Economic and social costs of Noma: Design and application of an estimation model to Niger and Burkina Faso

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Mpinga, Emmanuel Kabengele
Srour, Margaret Leila
Moussa, Marie-Solène A.
Dupuis, Marc
Kagoné, Moubassira
Grema, Maïna S.
Zacharie, Ngoyi-Bukonda
Baratti-Mayer, Denise

Mpinga, E.K.; Srour, M.L.; Moussa, M.-S.A.; Dupuis, M.; Kagoné, M.; Grema, M.S.M.; Zacharie, N.-B.; Baratti-Mayer, D. Economic and Social Costs of Noma: Design and Application of an Estimation Model to Niger and Burkina Faso. Trop. Med. Infect. Dis. 2022, 7, 119.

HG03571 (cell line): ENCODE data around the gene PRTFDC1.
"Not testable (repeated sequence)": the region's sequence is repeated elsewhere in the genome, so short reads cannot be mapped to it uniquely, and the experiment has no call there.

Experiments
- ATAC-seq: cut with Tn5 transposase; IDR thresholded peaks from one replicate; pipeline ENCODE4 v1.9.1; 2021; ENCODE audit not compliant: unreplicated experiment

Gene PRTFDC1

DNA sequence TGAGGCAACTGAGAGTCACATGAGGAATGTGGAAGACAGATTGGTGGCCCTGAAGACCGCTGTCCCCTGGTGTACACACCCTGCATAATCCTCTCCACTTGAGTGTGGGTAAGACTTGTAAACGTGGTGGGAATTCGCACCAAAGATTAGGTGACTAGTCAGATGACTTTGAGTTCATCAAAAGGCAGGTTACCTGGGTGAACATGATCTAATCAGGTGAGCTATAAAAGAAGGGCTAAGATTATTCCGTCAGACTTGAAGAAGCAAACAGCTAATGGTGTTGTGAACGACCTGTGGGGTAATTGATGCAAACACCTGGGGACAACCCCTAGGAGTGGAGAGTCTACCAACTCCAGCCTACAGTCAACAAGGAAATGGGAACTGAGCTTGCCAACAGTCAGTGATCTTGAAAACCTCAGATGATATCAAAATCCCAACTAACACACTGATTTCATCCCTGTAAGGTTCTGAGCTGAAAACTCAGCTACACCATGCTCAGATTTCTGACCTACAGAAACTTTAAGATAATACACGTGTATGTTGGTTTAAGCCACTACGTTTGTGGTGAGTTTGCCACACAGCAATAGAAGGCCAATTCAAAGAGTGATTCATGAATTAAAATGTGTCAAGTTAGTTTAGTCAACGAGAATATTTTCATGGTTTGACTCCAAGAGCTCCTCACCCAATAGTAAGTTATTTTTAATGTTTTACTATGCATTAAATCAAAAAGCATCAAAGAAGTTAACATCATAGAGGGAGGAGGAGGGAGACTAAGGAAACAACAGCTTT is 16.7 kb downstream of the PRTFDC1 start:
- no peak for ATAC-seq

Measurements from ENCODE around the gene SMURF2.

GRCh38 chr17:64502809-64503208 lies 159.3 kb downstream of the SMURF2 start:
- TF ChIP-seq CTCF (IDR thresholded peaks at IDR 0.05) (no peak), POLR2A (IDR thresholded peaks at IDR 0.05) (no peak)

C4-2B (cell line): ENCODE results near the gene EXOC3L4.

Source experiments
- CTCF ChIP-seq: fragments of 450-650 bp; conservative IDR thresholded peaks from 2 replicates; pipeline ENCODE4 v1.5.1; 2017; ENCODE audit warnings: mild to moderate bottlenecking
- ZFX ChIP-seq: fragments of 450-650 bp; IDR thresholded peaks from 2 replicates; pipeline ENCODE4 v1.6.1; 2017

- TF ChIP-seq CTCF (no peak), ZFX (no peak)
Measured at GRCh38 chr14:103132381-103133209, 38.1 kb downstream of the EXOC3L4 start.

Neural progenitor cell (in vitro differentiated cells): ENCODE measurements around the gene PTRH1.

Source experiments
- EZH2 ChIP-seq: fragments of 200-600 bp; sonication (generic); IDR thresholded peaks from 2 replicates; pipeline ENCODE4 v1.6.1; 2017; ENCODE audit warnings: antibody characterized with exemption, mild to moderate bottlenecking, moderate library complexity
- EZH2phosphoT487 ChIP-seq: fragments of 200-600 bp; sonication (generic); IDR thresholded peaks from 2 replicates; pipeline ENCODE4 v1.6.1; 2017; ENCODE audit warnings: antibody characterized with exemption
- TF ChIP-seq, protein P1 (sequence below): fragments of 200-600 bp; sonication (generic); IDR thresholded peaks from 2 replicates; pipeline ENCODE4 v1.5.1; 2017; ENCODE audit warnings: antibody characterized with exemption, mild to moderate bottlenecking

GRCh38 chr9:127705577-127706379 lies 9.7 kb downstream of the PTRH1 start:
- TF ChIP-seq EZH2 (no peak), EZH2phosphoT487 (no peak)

Background: While noma affects hundreds of thousands of children every year, taking their lives, disfiguring them and leaving them permanently disabled, the economic and social costs of the disease have not been previously estimated. An understanding of the nature and levels of these costs is much needed to formulate and implement strategies for the prevention and control of this disease, or to mitigate its burden. The objectives of our study were to develop a model for estimating the economic and social costs of noma and to provide estimates by applying this model to the specific contexts of two countries in the “noma belt”, namely Burkina Faso and Niger. Methods: Three main approaches were used. The estimation of prevalence levels of potential noma cases and of cases that should receive and actually do receive medical care was carried out using a literature review. The documentary approach made it possible to estimate the direct costs of noma by analyzing the database of a non-governmental organization operating in this field and present in both countries. Indirect costs were estimated using the human capital method and the cost component analysis technique. Results: The direct costs of care and management of noma survivors amount to approximately USD 30 million per year in Burkina Faso, compared to approximately USD 31 million in Niger. They mainly include costs for medical treatment, surgery, hospital stays, physiological care, psychological care, social assistance, schooling, vocational training and care abroad. Indirect costs are estimated at around 20 million in lost production costs in Burkina and around 16 million in Niger. Costs related to premature deaths are estimated at more than USD 3.5 billion in Burkina Faso and USD 3 billion in Niger. Finally, the costs to survivors who are unable to marry are around USD 13.4 million in Burkina and around USD 15 million in Niger. Intangible costs were not calculated. Conclusions: The neglect of noma and inaction in terms of prevention and control of the disease have enormous economic and social costs for households, communities and states. Future studies of this kind are necessary and useful to raise awareness and eradicate this disease, which impacts the health and well-being of children and results in lifelong suffering and severe economic and social costs to survivors and their families.

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